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Kaleida Health flips switch on new, $125 million integrated electronic medical record

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Wed, Feb 27th 2019 05:45 pm

Kaleida Health’s multi-year, $125 million project to upgrade and expand its electronic medical record (EMR) achieved a major milestone this week with the successful launch of the first two new components of the system, nursing and provider documentation.

“We will accurately collect data once, store it with minimal redundancy, and ensure widespread access to caregivers in full compliance with privacy and security regulations,” said David Hughes, M.D., chief medical officer for Kaleida Health.

When complete, the modernization project will result in a single patient record throughout the region’s health care system. For the first time, a patient’s entire health history ─ from doctors’ visits to hospital stays to laboratory results to medical imaging ─ will be recorded in a single, consistent digital format that treatment providers at any location can easily access and update.

“Our goal is to enhance the patient experience and quality of care we deliver,” Hughes said. “Providers will be spending much less time in front of a screen so they can spend more time face-to-face with their patients.”

Providers will have an instant, detailed, up-to-date record of a patient’s clinical history, while patients are spared from repeating the same information at each new provider visit. The patient’s complete medical record will, in effect, travel with that patient wherever he or she goes for treatment. Thanks to Kaleida Health’s participation in statewide and nationwide consortiums, that information will even be available to providers in other states, with the patient’s prior consent.

The clinician’s ability to diagnose problems and determine treatment strategies will also be greatly enhanced by the quality and quantity of data that will be at their disposal. Kaleida Health is partnering with Cerner Corp. to engineer the enhancement and expansion of its existing EMR. Cerner is a global leader in health care technology, with 40 years of experience, and contracts at nearly 27,500 facilities worldwide.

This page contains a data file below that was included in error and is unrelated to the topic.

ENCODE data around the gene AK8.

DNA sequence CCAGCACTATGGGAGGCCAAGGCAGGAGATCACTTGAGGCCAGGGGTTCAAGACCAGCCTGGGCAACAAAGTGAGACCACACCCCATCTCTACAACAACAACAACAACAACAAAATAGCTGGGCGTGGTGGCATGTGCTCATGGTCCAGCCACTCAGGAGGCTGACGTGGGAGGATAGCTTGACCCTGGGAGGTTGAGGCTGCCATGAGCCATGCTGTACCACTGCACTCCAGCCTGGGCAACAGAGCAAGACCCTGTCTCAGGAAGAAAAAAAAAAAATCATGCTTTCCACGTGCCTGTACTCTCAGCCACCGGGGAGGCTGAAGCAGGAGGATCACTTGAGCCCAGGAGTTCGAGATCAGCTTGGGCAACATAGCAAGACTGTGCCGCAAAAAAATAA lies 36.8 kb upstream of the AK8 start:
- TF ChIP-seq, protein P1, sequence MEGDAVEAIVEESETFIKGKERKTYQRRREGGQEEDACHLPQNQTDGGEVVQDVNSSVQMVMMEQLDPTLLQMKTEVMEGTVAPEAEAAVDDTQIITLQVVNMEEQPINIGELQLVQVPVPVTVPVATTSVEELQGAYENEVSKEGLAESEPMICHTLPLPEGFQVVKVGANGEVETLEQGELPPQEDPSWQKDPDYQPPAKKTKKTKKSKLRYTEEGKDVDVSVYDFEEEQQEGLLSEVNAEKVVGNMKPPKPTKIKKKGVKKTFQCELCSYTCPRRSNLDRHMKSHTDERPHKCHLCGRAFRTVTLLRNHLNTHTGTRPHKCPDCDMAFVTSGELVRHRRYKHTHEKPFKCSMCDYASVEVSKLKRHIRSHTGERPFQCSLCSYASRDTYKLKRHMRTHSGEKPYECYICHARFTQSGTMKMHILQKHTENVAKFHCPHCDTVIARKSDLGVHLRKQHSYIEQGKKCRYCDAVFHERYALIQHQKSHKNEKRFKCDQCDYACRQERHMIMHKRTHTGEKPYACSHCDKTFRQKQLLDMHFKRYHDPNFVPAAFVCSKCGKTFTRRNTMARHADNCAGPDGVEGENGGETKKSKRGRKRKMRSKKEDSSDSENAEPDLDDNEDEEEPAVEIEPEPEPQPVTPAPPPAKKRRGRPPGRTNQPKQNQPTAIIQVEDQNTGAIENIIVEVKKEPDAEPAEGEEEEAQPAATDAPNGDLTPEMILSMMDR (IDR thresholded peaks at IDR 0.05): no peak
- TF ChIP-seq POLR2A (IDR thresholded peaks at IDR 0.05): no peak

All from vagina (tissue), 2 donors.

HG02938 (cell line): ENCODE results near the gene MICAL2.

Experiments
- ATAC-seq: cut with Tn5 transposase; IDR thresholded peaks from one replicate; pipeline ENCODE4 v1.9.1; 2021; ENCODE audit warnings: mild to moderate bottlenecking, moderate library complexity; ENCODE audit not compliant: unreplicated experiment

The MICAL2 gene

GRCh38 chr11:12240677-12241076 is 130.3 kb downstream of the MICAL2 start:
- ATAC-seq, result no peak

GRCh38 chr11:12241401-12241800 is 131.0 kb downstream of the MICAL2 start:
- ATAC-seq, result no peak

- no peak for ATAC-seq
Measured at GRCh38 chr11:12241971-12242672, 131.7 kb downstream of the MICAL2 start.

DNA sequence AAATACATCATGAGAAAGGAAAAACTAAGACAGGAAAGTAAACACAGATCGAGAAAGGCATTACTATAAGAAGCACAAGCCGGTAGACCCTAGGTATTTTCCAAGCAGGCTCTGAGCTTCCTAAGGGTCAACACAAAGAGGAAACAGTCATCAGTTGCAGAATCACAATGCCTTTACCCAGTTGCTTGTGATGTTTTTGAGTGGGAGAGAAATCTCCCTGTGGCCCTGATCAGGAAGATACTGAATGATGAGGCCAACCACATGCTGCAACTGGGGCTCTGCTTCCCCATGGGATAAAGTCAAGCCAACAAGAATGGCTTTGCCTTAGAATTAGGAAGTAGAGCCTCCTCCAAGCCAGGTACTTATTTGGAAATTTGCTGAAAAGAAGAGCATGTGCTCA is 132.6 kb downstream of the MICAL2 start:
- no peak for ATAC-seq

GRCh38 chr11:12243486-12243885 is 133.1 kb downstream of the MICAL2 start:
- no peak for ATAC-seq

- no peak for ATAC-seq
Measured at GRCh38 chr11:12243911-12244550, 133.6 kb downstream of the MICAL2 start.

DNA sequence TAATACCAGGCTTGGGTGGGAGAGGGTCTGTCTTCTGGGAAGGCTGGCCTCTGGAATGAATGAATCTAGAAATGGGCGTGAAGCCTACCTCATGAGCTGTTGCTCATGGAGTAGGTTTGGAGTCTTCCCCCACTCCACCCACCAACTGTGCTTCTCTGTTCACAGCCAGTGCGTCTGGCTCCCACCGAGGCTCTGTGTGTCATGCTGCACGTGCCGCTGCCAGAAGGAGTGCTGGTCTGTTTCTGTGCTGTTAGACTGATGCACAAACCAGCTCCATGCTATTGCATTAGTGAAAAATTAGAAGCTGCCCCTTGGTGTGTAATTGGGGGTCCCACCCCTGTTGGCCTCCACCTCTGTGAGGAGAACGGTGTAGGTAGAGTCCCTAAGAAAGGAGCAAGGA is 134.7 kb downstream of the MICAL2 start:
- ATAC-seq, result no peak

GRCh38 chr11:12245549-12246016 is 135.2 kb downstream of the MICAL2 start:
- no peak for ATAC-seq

The first two elements of the system to “go live” at the end of February were upgrades to the way physicians, physician assistants, nurse practitioners and nurses enter and store patient data in the EMR.

More than 400 providers attended mandatory training sessions to learn how to take full advantage of all the new features. Future improvements will touch almost every aspect of the patient experience, from blood transfusions to rapid response management to transportation within and between facilities, and even staff scheduling will be optimized.

Kaleida Health is in the second year of the implementation process.

“This is a patient-centered, clinically driven project to improve health outcomes for the communities we serve,” Hughes said. “Representatives of all medical specialties and nursing worked with experts from Cerner to set priorities and design the improvements our clinicians wanted before any changes were made to the system.”

That phase of the project is now complete and the changes providers requested are going live.

At the same time, administrators from Great Lakes Health System of Western New York – the planning entity comprised of Kaleida Health, the University at Buffalo, ECMC and The Center for Hospice and Palliative Care – in collaboration with Cerner consultants, are going through the same planning and design process with Great Lakes Health’s physician and ambulatory partners, who are all currently using different EMRs at their practices.

“Once they are fully transitioned to the Cerner EMR, our vision of a comprehensive, best-in-class, clinically led, patient-focused, fully integrated electronic medical record will be a reality,” Hughes said.

The first cohort of Great Lakes Health (GLH) partners who are switching to the updated Cerner EMR consists of ECMC ambulatory sites, General Physician PC and UBMD Physicians’ Group. All told, about 800 physicians will be added to the Great Lakes Health EMR network as part of the first cohort.

In addition, the EMR project is also helping to train future physicians at the University at Buffalo Jacobs School of Medicine and Biomedical Sciences. This means current and future medical students will have the opportunity to train on the same EMR they will use across GLH.

“We’re providing students in UB’s medical school with their EMR while in training. That’s another huge benefit for the community,” Hughes said.

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